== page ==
FPGA Assisted Equine Gene Annotation and Custom Microarray (Genechip®)
Principal Investigator: Alicia Bertone, Ohio State Unviersity
Funding agency: Ohio State University
Duration: 5/2002 - 4/2004
DNA microarrays are small, solid supports containing thousands of gene sequences that are immobilized or attached at fixed locations. This technologic advance has revolutionized the basic approach to research as hundreds to thousands of genes can be analyzed simultaneously under identical conditions to assess various biological models, including disease, therapy, or experimental manipulation. Mammalian commercial microarrays currently exist for human, mouse, and rat, but not for the horse.
Sequence selection and probe design are crucial for the reliability, sensitivity, and specificity of DNA microarrays. The completed human genome consists of ~3,000 mega-bases and ~ 35,000 genes distributed across 23 chromosomes. The mouse genome is in similar size and gene number, except with 3 fewer chromosomes. These genetic data are good templates in comparative analysis to annotate gene information of other organisms. However, huge computation is involved in sequence similarity comparisons. Currently, a public nucleotide sequence database maintained at the National Center for Biotechnology Information (NCBI) contains > 20,000 equine related sequences, which are sufficient for the generation of the first equine DNA microarray. Several challenges exist for the equine DNA microarray design:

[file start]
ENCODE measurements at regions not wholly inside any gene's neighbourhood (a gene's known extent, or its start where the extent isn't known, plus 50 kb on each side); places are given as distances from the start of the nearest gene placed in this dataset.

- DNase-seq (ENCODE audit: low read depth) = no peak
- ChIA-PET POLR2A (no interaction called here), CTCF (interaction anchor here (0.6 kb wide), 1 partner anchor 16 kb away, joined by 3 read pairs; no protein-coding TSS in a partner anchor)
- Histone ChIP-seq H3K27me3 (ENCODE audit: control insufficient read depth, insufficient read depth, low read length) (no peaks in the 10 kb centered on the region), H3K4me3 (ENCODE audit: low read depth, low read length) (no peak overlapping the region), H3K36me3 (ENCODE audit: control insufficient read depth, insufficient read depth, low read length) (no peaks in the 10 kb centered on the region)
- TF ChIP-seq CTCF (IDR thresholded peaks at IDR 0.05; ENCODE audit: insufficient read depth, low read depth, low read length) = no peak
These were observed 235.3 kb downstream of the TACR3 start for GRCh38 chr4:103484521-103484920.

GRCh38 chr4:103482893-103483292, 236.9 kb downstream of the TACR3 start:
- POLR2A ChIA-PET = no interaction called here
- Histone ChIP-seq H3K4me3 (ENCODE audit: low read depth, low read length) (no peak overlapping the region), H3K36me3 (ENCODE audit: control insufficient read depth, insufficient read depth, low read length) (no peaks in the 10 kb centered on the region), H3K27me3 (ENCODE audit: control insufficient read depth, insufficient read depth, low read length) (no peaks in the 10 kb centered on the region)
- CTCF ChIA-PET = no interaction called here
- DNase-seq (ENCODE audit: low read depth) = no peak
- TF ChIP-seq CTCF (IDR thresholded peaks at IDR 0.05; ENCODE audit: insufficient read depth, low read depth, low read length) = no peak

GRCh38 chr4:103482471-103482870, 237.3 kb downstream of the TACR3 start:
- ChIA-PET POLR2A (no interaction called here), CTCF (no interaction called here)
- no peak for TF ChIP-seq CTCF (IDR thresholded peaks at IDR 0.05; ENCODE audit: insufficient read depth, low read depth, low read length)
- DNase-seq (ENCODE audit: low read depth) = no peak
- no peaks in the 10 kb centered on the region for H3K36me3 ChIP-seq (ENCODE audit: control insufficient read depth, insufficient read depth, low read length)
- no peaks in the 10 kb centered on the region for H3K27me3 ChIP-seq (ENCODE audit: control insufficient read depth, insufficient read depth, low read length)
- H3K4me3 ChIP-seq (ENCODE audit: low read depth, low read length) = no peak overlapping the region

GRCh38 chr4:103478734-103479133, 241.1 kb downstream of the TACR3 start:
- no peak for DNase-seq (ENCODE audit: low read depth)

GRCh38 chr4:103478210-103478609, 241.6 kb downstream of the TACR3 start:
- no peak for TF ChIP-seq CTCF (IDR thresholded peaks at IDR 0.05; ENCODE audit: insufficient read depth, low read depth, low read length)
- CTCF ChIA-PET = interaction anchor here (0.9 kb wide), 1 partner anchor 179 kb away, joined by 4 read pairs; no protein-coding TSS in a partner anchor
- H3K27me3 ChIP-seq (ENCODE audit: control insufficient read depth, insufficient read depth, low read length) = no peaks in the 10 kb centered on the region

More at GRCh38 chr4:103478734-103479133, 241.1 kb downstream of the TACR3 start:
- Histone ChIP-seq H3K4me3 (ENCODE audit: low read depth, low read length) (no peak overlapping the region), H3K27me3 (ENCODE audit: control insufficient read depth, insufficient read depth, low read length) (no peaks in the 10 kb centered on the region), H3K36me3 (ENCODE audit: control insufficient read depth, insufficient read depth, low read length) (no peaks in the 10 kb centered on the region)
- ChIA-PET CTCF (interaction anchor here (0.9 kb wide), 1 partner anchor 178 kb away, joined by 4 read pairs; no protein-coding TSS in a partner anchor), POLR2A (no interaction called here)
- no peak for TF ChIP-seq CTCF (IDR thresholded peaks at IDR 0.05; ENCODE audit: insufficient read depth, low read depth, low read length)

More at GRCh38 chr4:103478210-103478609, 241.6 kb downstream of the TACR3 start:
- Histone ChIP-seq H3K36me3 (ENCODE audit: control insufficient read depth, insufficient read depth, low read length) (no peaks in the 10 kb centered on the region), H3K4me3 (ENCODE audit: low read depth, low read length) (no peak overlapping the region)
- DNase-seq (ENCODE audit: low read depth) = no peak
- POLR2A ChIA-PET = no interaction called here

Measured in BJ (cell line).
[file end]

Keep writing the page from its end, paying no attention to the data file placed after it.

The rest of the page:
1). There is no public algorithm and software available for DNA microarray design;
2). Not all available equine sequence data are suitable for DNA microarray;
3) There is significant data redundancy and replication in the equine public database. Hence, the data need to be pruned;
4). Significant equine gene data with unknown function need to be annotated by comparative analysis against the annotated human and mouse data.
Field Programmable Gate Arrays (FPGA) are integrated circuits designed to perform particular types of calculations far more quickly than conventional, general-purpose CPUs. In this sense, FPGAs are similar to the application-specific integrated circuits (ASICs) used for a variety of single-purpose processing tasks. However, unlike with ASICs, programmers can use software to "rewire" FPGA circuits for different processes of calculations. TimeLogic has developed DeCypher system based on the FPGA technology with accelerated biocomputing algorithms, including BLAST for genome-level analysis.
Here, we describe a unique DNA microarray design algorithm using the FPGA technology combined with de novo software development.
For more information please see http://researchnews.osu.edu/archive/genechip.htm.